I’ll freely admit my own guilt and complicity in this neglect. I grew up on a form of evangelical life that made Satan very prominent and lived in fear of him and his power—even though pastors, evangelists and Sunday School teachers often said “Greater is he that is in you….” I just wasn’t so sure about that because of how much they talked about the devil and his power—sometimes more than they talked about Jesus!…

I suspect many evangelicals in North America have simply over reacted to the over emphasis on Satan and demons in certain circles around the fringes of evangelicalism. And, really, the main reason I’m talking about this is to raise a question about that—our tendency to over react to extremes to the point of throwing the baby out with the bathwater…

In order to avoid dualism, many intellectual Christians have abandoned Satan altogether or absorbed Satan into God (or at least God’s will and plan). I, too, want to avoid dualism, but I don’t know how or why Satan is real and powerful and “the prince of this world.” All I can say with confidence is that he is a conquered enemy of God who is still causing a great deal of chaos. Why God allows it, I don’t know. That’s God’s business. That he will eventually take away all of Satan’s power and free us from his influence lies at the heart of biblical hope.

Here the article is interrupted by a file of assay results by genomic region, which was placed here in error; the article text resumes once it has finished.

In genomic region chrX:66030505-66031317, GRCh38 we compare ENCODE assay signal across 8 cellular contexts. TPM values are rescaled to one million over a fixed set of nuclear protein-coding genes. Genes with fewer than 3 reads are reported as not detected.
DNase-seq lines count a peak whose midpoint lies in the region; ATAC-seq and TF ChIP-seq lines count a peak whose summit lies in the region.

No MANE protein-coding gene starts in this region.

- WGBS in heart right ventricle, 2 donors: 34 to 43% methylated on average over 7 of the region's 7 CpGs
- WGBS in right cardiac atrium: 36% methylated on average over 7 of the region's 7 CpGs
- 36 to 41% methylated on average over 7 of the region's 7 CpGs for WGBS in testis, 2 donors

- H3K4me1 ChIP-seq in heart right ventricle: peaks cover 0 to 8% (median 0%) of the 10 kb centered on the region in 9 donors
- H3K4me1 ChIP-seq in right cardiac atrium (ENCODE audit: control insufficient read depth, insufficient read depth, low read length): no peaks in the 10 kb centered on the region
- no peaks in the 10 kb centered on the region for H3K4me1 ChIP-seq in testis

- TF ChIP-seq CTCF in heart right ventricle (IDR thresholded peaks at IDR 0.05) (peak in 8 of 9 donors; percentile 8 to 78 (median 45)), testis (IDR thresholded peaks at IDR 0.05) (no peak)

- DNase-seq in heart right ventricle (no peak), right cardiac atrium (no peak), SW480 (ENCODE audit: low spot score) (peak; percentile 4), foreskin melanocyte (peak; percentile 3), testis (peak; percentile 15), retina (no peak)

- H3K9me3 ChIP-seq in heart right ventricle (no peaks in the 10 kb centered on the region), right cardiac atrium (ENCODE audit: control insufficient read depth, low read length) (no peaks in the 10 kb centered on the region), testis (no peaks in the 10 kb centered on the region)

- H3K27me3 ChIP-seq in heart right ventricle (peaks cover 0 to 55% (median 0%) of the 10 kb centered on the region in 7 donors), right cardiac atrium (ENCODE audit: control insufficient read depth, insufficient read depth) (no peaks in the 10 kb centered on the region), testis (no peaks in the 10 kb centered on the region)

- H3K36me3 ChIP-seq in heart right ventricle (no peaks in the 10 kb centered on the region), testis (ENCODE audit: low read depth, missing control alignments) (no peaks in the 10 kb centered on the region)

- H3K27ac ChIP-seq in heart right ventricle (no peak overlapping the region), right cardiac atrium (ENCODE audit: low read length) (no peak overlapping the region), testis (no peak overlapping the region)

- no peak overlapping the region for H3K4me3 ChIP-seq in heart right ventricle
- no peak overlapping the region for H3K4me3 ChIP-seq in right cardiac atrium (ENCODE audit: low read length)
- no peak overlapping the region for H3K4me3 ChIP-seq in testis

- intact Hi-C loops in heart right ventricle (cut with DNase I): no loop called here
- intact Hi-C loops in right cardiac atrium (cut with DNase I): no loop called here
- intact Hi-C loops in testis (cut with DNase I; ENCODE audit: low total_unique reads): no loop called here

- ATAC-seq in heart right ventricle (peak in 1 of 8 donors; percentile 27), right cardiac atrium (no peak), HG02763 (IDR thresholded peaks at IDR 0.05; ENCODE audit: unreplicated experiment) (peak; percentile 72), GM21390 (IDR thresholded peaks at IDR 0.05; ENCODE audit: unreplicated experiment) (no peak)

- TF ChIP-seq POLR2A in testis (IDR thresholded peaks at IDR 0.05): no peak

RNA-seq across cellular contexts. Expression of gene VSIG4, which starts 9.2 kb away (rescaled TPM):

keller_bookScot McKnight’s blog includes an interview with Tim Keller about his most recent masterpiece, Walking with God Through Pain and Suffering. If I haven’t convinced you to read this book by now, you’ll never be convinced.

Here, Keller discusses one of the book’s prominent themes.

Moore: It is common for people to get tripped up by the conundrum about the impossibility of God being both all-loving and all-powerful.  He may be one of the two, but He can’t possibly be both or there would be no suffering.  Not surprisingly, God’s wisdom, which changes everything, is always left out of the supposed dilemma.

How can we grow in our confidence of God’s wisdom when we are suffering?